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On the Road Again

My name, Deborah Streeter, means literally “bumble bee on the boulevard.” 

Deborah is the Hebrew word for bumble bee.

The people who first called themselves Streeters, in ancient Kent, England, lived on streets.  Our family story is to joke that we're not street walkers or street cleaners, but merchants.  When the Romans came in with their great invention, roads, we said, “Goodbye path in the woods, we’re moving our store to the street!”   Street-ers.

Belden Lane in his great book Backpacking with the Saints, about hiking as a spiritual discipline, and how taking along the writings of different religious authors can deepen a wilderness hike, tells of realizing, after a lifetime of hiking, that his own name, Belden Lane, describes well his own spiritual quest:  Belden is Old English for “beautiful hill,”  and he likes nothing better than hiking a trail and a track and  - yes –a Lane.  “My very identity calls me out to the edge,” he writes.

So this Street-er likes to walk also, and is very fond of different kinds of routes.  And like a bee, I am happiest travelling far and wide, making pollinating connections.

This past September I walked six straight days, 10-15 miles a day, in the Brionnais region of France, southern Burgundy.  Here are a few memories from my walk.

Margaret and DeborahI walked with my old friend, Margaret, with whom I am have walked once a month or so for over 20 years.  We hike near her home in the Santa Cruz Mountains, or mine in Big Sur.  We’ve done the “Power Walk” part of the Big Sur Marathon a few times, 21 miles up the coast on the closed Coast Highway with many other walkers and runners.

Once we did a five-day backpacking trip with a couple of other women in the Three Sisters Wilderness of Oregon.  We had won the trip at a church auction and we were all proud, women in our 50s and 60s, that we could do the strenuous backcountry hike.  But our leader was a little bossy about the correct way to hike and cook and put up our tent, so one day, to annoy him, Margaret and I started speaking only (bad) French.  It was very satisfying, and we also realized that we both knew enough French to amuse ourselves for a day.  Hence was born our dream to hike someday, without the annoying leader, in France.

I found a company, Highpoint Holidays, that offered countryside “independent walks.”  They give you a detailed guide booklet (“follow the track through the woods for 500 meters and take the grassy path to the left by the tree with a giant growth.”) and a good map and set you out hiking from tiny town to tiny town, between 17 and 25 kilometers a day.  Each night you stay at a different little chateau or farm or villa, where the charming hosts feed you a four or five course fancy French dinner, make you breakfast the next day, pack you a lunch, and you’re back on the route.  (Amazing, $150 a day for three meals, lovey private rooms, the detailed map – and your hosts then carry your stuff to the next place!)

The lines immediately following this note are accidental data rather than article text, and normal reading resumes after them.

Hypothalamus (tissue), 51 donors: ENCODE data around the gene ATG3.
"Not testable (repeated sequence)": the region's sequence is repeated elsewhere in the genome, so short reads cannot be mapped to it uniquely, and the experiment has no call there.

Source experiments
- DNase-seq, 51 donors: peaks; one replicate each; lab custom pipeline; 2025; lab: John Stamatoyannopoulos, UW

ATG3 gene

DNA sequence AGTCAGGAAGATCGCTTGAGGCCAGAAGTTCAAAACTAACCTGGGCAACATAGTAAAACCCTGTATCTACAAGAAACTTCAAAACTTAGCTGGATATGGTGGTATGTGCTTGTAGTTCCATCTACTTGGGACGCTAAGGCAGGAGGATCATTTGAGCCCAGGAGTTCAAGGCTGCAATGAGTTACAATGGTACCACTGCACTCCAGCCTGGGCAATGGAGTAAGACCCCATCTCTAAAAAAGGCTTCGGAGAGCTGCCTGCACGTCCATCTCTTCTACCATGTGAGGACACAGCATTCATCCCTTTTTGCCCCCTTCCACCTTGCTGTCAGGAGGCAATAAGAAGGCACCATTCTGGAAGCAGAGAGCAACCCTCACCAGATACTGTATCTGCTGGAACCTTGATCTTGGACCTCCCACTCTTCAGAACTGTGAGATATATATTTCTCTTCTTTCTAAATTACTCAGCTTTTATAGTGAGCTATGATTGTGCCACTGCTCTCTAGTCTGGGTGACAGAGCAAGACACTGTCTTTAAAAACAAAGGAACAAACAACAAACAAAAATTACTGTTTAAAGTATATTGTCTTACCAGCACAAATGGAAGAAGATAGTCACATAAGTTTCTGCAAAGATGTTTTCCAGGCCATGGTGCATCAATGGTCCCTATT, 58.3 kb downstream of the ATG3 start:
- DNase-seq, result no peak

The countryside is rolling green hills, mostly farms and woods, fields with large white Charollais beef cattle or hay and corn.  We walked a lot along hedgerows, very neat and well maintained tractor roads.  Each day we stopped at several lovely 12th century Romanesque churches in the tiny villages we traversed and then went looking for our evening lodging, an old Georgian guest house or working farm or restored barn on the outskirts of town.  The churches were my passion and the reason for choosing this region.  Margaret patiently learned about chevets and crypts and tympanums and St. Martin and St. Hillaire and Abbot Hugh of Cluny.  She was more interested in the cows and very neat garden and comparing the neat woodpiles to hers at home.  As we walked we discussed husbands, our kids and their partners, travel, church history.  We hardly thought at all about work or politics for a week.  We saw no other walkers.